Saat November–Moments of November
This post is going to be a little more casual. Hmm, what happened in November…
Two wayang performances–one of my counterparts is a dhalang, a puppet master of the traditional shadow puppetry artform. The performances are all-night affairs. I followed two nights in a row and performed in each show. For the first show, I sat on stage as the dhalang’s assistant (hands him puppets for the next scene, etc.; I even had to fix the stitching on one of the puppets during the later hours). I was given about ten minutes to play the part of dhalang, introduce the sinden (traditional Javanese singers), and give my own vocal performance of the Javanese song Prahu Layar. For the second performance, I sat as a part of the audience and came on stage only to sing Prahu Layar again during an intermission. I’ll provide more on these performances later (I know, I’m full of promises on this blog).
“Wayang kertas“–Wayang means puppet, and the artform is usually referred to as wayang kulit because the puppets are usually made out of kulit (leather). I thought it would be fun to make my own wayang character out of kertas (paper) to use during the aforementioned performances. I used the traditional wayang character Bimo–most Javanese characters, including Bimo, come from the Mahabharata–as a stencil to wayang-ize Uncle Sam, who became known as Paman Sam to the teachers in the office who watched me make the puppet. I also decided to turn wayang kertas production into an assignment for my Seni/Budaya (Art & Culture) classes. Every student made his/her own wayang puppet. Some were more original than others. When the assignment is done, I’ll share more information and photos about that too. My first Paman Sam was left with the sinden after the second wayang performance, so I’ll have to make another.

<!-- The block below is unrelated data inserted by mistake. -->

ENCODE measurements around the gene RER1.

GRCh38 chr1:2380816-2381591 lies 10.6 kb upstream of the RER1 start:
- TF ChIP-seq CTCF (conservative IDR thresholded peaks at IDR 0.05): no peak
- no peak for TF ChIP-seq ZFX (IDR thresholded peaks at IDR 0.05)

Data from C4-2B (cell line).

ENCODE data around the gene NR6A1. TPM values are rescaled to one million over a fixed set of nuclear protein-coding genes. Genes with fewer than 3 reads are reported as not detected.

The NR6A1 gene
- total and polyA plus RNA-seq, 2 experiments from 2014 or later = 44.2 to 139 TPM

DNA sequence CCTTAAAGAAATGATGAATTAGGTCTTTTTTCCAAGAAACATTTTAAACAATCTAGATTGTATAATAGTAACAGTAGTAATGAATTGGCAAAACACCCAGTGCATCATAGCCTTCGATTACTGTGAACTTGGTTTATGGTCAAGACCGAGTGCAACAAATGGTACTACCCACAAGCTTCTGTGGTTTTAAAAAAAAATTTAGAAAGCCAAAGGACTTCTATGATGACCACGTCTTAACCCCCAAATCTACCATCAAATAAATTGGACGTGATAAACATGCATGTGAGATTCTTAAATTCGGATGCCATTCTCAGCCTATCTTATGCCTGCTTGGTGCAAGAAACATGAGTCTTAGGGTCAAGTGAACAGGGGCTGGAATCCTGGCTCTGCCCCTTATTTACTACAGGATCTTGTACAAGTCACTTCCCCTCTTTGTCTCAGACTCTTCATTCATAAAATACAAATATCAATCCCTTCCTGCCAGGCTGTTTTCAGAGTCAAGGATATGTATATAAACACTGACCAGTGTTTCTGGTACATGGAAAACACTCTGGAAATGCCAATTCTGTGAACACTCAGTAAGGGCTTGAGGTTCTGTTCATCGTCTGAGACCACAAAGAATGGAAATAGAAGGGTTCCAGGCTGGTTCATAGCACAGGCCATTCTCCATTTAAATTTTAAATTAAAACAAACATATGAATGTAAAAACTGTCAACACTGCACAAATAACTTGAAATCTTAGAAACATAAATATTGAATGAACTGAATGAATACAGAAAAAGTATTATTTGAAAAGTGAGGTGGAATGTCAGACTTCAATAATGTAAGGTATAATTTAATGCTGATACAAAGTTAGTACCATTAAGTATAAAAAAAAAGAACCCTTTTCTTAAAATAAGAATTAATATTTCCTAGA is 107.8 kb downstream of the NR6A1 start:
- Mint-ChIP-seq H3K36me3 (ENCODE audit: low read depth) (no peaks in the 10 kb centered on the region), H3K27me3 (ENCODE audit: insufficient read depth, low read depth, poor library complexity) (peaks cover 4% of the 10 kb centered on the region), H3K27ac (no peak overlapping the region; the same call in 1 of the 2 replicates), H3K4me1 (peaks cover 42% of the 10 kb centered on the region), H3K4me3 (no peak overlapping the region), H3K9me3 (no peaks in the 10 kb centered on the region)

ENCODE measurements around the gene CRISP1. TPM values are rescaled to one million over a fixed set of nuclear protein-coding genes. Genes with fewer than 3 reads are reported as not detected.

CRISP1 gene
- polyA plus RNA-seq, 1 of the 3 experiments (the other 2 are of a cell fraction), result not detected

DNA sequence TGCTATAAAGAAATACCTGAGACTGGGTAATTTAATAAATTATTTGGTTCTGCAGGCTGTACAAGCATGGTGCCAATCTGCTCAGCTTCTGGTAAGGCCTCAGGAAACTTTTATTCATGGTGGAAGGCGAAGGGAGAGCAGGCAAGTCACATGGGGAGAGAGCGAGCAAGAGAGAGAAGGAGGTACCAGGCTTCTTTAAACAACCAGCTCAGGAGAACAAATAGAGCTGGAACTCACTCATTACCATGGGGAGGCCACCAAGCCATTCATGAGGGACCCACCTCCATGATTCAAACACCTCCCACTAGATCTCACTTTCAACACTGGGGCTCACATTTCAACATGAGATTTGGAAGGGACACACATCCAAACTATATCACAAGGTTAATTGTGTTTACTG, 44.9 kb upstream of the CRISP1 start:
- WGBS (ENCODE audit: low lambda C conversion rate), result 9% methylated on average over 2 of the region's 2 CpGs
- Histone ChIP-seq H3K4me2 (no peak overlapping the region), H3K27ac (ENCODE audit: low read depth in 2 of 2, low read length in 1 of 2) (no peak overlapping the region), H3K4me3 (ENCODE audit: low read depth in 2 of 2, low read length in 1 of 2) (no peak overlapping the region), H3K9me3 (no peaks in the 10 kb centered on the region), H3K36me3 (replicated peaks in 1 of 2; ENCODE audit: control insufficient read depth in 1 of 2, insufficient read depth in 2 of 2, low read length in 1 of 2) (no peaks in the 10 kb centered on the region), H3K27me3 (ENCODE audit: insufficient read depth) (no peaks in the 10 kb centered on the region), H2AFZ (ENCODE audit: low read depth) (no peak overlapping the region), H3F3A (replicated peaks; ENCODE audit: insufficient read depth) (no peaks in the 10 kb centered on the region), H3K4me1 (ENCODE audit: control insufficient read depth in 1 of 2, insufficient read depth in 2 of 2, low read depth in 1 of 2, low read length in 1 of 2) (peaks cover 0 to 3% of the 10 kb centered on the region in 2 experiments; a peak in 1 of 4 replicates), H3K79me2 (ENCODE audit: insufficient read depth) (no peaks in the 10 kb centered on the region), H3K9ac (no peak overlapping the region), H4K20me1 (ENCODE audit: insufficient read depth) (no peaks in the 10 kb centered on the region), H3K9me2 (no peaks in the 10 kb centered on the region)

Thanksgiving dinner at the U.S. Consulate–Nothing can top a Thanksgiving spent with old-friends and family, but dinner at the U.S. Consulate’s residence was definitely something to be thankful for. All of the volunteers gathered in Surabaya for the meal. Peace Corps planned two small service projects during the day, which gave us a chance to see a different part of Indonesia. One service site was a Christian organization that takes care of disabled children, and the second site was an orphanage. Catching up with fellow volunteers was a pleasure as usual, and the food was fantastic. You wouldn’t have known you were in Indonesia based on the menu: turkey, stuffing, mashed potatoes, gravy, and all kinds of pie. I don’t know where it came from. I also don’t know how heavily nonstalgia and hunger were acting as spices, but I couldn’t help but feel that that dinner would have been great back in the U.S.